Thursday, January 27, 2011

The Baja Theory—Does the River Sidon Flow North or South? Part V

Continuing with information on the River Sidon to show that the scriptural record does not describe a south flowing river Sidon as the Baja Theory demands:

In support of his claim that the river Sidon of the Land of Promise is located in a north wilderness so it can flow southward like his Baja Sur San Ignacio River, Rosenvall tries to use Alma 22:29 to say there was a wilderness to the north of the Land of Zarahemla. However, the scriptural record says nothing of the kind. Mormon wrote:

“And also there were many Lamanites on the east by the seashore, whither the Nephites had driven them. And thus the Nephites were nearly surrounded by the Lamanites; nevertheless the Nephites had taken possession of all the northern parts of the land bordering on the wilderness, at the head of the river Sidon, from the east to the west, round about on the wilderness side; on the north, even until they came to the land which they called Bountiful” (Alma 22:29)

That is, the Nephites controlled all the land to the north of the narrow strip of wilderness that separated the Land of Zarahemla from the Land of Nephi. There was a south wilderness, and short and narrow wildernesses along the coastal area of the Land of Zarahemla (round about). But to the north, there was only the Wilderness of Hermounts—a wilderness beyond the borders to the north and west. And there is not one suggestion, hint, or intimation that the river Sidon ran through this wilderness, let along had its headwaters there.

Speaking of the invading army of the Lamanites that had captured some cities along the coast in the southern regions of the Land of Zarahemla, Mormon wrote: “And now these are the cities of which the Lamanites have obtained possession by the shedding of the blood of so many of our valiant men: The land of Manti, or the city of Manti, and the city of Zeezrom, and the city of Cumeni, and the city of Antiparah” (Alma 56:13-14). It has already been established that the land and city of Manti were in the south bordering along the narrow strip of wilderness (Alma 16:6-7).

Therefore, the Lamanites were in the southern regions of the land. At this time, Helaman is writing to Moroni about his battles leading the 2000 Stripling Warriors. The Nephites had stopped the Lamanite advance, and that his young warriors had fought valiantly. He was, however, worried about the Lamanites marching around his forces and bypassing the Nephite strongholds. At this point, Helaman writes of the Lamanites:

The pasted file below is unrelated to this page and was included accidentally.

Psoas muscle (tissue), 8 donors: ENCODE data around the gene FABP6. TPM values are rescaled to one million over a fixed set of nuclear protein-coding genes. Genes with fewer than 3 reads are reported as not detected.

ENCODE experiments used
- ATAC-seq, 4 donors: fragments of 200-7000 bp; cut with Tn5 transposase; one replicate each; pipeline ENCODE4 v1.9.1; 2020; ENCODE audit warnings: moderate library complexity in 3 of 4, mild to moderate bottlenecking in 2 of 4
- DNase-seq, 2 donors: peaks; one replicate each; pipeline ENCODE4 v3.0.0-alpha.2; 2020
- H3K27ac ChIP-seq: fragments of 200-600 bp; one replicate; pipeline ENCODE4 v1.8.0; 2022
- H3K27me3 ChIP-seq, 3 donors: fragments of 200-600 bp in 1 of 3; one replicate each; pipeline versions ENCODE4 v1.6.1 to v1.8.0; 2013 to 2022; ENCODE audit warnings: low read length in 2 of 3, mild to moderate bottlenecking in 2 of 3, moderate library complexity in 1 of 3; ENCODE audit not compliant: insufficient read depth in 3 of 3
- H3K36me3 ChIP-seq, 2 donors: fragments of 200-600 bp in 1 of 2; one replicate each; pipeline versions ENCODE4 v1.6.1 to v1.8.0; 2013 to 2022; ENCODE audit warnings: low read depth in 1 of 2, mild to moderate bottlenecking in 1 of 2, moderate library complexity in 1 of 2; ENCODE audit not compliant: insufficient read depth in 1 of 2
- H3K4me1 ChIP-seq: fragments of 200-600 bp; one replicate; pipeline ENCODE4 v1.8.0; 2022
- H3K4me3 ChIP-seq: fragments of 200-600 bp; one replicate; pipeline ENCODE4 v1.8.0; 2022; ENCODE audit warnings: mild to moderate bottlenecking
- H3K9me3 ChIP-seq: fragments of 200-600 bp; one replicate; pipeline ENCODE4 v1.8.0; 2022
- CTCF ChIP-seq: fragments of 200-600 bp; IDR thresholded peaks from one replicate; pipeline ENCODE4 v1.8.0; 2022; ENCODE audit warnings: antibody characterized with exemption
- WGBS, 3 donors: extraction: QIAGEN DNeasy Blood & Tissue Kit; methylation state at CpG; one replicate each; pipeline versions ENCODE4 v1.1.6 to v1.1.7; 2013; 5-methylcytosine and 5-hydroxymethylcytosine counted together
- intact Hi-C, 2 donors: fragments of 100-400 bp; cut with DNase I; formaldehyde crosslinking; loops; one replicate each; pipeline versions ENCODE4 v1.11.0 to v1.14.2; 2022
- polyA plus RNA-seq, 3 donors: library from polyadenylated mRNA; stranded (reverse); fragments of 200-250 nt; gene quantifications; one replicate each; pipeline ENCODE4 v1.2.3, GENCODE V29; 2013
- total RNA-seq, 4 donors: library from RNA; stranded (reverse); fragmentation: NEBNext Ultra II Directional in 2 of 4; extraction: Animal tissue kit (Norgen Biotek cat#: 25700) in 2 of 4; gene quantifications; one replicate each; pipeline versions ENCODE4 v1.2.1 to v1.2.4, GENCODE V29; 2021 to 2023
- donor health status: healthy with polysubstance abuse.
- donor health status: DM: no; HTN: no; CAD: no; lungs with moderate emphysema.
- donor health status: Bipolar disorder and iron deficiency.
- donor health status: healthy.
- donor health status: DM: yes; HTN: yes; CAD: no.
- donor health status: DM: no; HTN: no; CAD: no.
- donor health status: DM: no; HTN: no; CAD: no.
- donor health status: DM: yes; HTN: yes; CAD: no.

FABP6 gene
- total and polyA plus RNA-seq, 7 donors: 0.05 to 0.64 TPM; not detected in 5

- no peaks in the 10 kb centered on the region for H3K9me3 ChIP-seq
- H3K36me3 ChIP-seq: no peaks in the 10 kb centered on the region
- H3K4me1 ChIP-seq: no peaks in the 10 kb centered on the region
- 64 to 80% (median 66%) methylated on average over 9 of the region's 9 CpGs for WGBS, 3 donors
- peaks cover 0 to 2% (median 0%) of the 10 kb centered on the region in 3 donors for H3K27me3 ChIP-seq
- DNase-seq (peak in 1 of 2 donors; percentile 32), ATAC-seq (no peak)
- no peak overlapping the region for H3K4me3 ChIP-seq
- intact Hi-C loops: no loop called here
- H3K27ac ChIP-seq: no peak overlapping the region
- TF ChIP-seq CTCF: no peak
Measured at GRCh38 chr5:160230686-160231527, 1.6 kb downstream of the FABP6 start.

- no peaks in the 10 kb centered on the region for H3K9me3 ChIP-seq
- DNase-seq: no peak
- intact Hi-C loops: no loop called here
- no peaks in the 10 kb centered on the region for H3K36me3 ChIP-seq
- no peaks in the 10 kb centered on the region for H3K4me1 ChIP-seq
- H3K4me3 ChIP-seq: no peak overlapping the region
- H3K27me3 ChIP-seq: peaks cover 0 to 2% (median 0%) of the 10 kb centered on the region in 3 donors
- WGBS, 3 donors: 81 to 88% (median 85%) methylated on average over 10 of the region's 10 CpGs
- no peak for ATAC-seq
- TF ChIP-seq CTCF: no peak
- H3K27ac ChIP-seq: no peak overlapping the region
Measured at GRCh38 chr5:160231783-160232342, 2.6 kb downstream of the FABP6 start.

“They durst not pass by us with their whole army, neither durst they with a part, lest they should not be sufficiently strong and they should fall. Neither durst they march down against the city of Zarahemla; neither durst they cross the head of Sidon, over to the city of Nephihah. And thus, with their forces, they were determined to maintain those cities which they had taken” (Alma 56:24-26).

Thus, we can see that the Lamanites, in the south, could not move further north into Nephite territory to capture more cities. Nor could they “march down against the city of Zarahemla” from their elevated lands in the south. Nor in their elevated position in the south wilderness cross the head of the Sidon and go over to the city of Nephihah.”

In addition, a little later Helaman describes a critical situation where the Nephites had captured so many of the Lamanites that they could not guard them in the field, and from where they were located---near the city of Manti (Alma 57:22)—they had to either kill them or send them to Zarahemla. He writes: “it became a very serious matter to determine concerning these prisoners of war; nevertheless, we did resolve to send them down to the land of Zarahemla” (Alma 57:16). That is, they were located at a higher elevation (near the city of Manti) than Zarahemla, and obviously to the south of Zarahemla. Helaman then writes about his force “for it was they who did beat the Lamanites; therefore they were driven back to the city of Manti” (Alma 57:22).

Thus we can see that the Lamanites were between Zarahemla and their own lands, which is the area of the south wilderness, the narrow strip that divides the lands, where the city and land of Manti are located. Which Manti borders the area of the head of the river Sidon (Alm 22:27).

However, undaunted, Rosenvall claims that the “head of the river Sidon” does not mean its source or headwaters.

(See the next post, “The Baja Theory—Does the River Sidon Flow North or South? Part VI,” to see the inaccuracy of Rosenvall’s claim about the river Sidon)

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